In just a few short weeks, coronavirus statistics have become the grim metric of our upended lives. Time is now reckoned in how many have been infected, how many have died, how many may yet become ill.
Johns Hopkins University has created a near real-time map of the virus as it seethes throughout the world, with data from agencies such as the World Health Organization and the Centers for Disease Control. At the dashboard’s center is a world atlas, with ominous red circles showing the relentless spread of the disease.
As I stared at that map the other morning, I wondered what individual suffering lay behind those dreadful numbers.
How do you measure the terror of gasping for air as the virus ravages your lungs?
How do you calculate the anxiety of wondering if you’ve been infected, as necessity forces you to keep working so you can feed your family?
How do you weigh hearts broken by the loss of loved ones, or spirits overwhelmed by the scope of this pandemic?
There is no math for human misery; at least, none that mortals can comprehend. For all our news updates, projections and first-person survival accounts, we will not delineate this disaster fully.
And in that shortfall, we enter into the true mystery of suffering — and redemption.
We are days away from celebrating Christ’s passion, death and resurrection: a Lenten journey we could never have predicted is drawing to its end, and in our disorientation, we may well be on surer footing than we realize.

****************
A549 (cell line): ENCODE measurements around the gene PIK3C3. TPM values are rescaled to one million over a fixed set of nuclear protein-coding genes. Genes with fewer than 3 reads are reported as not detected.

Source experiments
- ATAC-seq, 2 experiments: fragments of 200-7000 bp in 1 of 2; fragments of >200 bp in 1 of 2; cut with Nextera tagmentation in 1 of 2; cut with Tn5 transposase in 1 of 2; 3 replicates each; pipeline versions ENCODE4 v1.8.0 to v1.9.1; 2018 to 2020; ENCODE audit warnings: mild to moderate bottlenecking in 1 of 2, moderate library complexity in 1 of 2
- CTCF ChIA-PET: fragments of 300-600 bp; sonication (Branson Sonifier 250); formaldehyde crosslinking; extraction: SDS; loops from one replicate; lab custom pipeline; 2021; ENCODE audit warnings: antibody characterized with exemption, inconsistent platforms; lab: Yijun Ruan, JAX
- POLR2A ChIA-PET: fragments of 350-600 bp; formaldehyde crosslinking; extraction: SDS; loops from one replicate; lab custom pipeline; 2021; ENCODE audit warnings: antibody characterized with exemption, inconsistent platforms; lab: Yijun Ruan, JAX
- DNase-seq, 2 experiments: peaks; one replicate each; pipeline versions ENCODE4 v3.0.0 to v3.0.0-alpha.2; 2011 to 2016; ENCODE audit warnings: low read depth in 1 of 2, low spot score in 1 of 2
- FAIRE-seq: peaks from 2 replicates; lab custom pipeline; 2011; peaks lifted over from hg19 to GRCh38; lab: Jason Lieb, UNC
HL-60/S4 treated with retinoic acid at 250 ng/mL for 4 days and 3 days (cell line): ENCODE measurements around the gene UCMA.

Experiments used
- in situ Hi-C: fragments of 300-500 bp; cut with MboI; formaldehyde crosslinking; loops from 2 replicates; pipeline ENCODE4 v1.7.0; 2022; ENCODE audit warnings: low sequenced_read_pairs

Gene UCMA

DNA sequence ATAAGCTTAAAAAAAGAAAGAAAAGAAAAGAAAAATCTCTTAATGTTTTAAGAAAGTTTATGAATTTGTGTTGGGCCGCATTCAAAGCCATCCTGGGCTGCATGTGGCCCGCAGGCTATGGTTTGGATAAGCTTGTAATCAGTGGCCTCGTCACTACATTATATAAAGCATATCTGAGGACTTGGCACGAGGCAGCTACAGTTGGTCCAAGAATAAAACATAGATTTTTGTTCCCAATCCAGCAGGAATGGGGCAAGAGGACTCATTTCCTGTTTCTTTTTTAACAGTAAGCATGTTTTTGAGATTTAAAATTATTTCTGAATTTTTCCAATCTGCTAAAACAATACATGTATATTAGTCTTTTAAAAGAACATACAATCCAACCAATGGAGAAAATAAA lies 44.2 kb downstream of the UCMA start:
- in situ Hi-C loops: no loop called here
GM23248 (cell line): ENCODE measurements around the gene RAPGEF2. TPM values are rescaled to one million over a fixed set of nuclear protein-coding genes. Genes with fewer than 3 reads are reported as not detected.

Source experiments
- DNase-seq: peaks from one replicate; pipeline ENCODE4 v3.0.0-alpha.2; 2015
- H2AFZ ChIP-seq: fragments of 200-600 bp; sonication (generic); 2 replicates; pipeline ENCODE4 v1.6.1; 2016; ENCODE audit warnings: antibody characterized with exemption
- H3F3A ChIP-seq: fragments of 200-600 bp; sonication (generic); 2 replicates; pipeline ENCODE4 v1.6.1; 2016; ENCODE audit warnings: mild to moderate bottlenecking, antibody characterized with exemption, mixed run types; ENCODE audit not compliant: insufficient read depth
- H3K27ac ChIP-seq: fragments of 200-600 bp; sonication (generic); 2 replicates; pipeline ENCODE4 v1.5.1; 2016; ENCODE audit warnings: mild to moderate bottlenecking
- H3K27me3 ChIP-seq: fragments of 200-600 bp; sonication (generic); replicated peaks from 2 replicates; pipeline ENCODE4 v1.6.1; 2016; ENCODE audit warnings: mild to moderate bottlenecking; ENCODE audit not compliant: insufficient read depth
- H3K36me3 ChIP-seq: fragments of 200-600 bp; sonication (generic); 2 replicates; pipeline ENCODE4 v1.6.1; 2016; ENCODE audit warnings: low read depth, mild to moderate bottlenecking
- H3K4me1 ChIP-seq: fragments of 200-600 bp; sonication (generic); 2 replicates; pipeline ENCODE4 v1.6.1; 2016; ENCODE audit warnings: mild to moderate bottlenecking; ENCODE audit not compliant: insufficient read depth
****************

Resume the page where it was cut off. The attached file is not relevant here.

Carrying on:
Exiled from our churches to prevent the spread of the virus, we have been forced to reflect on a faith we’ve too often taken for granted.
And while our Masses and devotions (along with many of our daily activities) have moved online, we’ve also had to search for Christ in some overlooked places: our families, our neighbors, our own hearts.
Perhaps now we can see him more clearly in the worried eyes that peer above face masks, or hear him in the pleading of the hungry.
Throughout history, plagues have often been seen as a sign of divine wrath, yet in his extraordinary March 27 “Urbi et Orbi” blessing, Pope Francis said that we have been arraigned at our own bar: “It is not the time of your judgment, (Lord), but of our judgment: a time to choose what matters and what passes away …. a time to get our lives back on track with regard to you, Lord, and to others.”
To do that, we’ll need to admit that the calculus of the flesh — which sizes up the world according to our selfish desires — doesn’t compute.
Rather, our true standard lies in the one “who has measured with his palm the waters, marked off the heavens with a span, held in his fingers the dust of the earth, weighed the mountains in scales, and the hills in a balance” (Is 40:12).
Those same hands loved us enough stretch forth on a cross to unleash a mercy that defies all metrics, and a “compassion (that) is not spent” (Lam 3:22).
For that reason — and even amid a crisis that has brought the world to a halt — we can each lift our hearts and declare, “the Lord is my portion … therefore I will hope in him” (Lam 3:24).
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